Cervantes life settled into middle-class normality after his return to Spain. Like many authors of his time, he was not able to support himself via his writings. Instead, he worked as a purchasing agent for the Spanish Navy. He also took the position of a tax collector, moving from town to town demanding the back taxes due the crown. Many of the characters and situations in Don Quixote were inspired by these “day jobs”. In his senior years, he managed to gain a sponsor and was able to turn to writing full-time.

In 1584, he married Catalina de Salazar y Palacios, whose uncle was accounted the basis for the character of Don Quixote. He remained poor until 1605, when his novel Don Quixote was released. The book was written as a satire of chivalric romance and the general public enjoyed Cervantes’ use of everyday speech in his writing. The book did not make him rich but it made him a popular writer internationally.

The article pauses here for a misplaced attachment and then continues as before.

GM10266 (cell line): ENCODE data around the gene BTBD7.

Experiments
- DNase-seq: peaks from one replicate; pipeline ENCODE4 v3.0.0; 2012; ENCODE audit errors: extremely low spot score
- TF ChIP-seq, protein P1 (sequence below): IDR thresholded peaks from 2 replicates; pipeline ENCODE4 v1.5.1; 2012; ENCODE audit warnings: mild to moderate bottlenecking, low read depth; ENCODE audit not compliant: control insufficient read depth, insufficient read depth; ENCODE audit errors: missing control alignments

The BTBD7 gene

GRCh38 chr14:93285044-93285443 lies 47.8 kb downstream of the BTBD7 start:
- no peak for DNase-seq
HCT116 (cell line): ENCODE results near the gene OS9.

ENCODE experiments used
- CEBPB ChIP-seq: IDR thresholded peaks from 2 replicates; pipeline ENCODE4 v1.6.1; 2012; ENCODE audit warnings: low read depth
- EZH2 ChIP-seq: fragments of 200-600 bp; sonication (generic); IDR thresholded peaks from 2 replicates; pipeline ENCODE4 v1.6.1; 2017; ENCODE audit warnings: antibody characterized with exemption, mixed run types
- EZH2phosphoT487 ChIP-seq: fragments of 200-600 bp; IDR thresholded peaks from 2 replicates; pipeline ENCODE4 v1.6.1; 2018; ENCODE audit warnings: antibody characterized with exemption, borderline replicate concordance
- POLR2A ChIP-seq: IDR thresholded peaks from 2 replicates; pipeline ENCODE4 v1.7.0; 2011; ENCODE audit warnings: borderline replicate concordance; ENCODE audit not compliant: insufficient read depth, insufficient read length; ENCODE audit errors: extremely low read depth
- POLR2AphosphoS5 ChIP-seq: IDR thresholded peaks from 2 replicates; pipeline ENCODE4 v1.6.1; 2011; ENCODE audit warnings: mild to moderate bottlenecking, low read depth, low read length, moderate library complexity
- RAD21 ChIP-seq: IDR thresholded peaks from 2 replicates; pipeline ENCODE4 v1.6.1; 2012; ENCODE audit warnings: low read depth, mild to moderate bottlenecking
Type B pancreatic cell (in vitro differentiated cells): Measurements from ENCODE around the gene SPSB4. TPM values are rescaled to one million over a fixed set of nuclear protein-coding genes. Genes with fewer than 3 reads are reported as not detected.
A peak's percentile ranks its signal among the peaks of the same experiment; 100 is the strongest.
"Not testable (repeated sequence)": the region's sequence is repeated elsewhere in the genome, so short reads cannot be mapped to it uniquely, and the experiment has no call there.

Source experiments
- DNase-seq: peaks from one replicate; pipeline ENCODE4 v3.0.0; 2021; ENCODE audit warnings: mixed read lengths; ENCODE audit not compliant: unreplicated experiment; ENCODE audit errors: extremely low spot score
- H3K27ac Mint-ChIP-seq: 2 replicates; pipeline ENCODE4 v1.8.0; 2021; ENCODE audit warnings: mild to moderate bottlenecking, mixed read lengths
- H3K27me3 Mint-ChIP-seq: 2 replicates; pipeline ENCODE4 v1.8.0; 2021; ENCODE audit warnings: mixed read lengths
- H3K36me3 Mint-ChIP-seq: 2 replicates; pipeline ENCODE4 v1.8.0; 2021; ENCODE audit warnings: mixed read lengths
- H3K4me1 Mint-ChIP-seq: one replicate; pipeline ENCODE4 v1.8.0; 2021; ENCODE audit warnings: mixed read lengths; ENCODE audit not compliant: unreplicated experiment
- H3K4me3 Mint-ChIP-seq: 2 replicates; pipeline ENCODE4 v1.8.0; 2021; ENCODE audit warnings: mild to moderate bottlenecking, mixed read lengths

Cervantes died on April 22, 1616, a year after the second part of Don Quixote was published, of type II Diabetes. He was buried the next day in a convent in Madrid. Later his remains were lost due to construction work at the convent.

Coincidently, William Shakespeare also died on April 23, 1616. To honor the date when two of the greatest authors of all time died, UNESCO established this date at the International Day of the Book. What is not often acknowledged is that Spain had adopted the Gregorian calendar in 1582, but England was still using the Julian calendar. There is actually a eleven day difference in the date of these two author’s deaths. But why ruin a good holiday concept over a few dates?

“Too much sanity may be madness. And maddest of all, to see life as it is and not as it should be.” -Miguel de Cervantes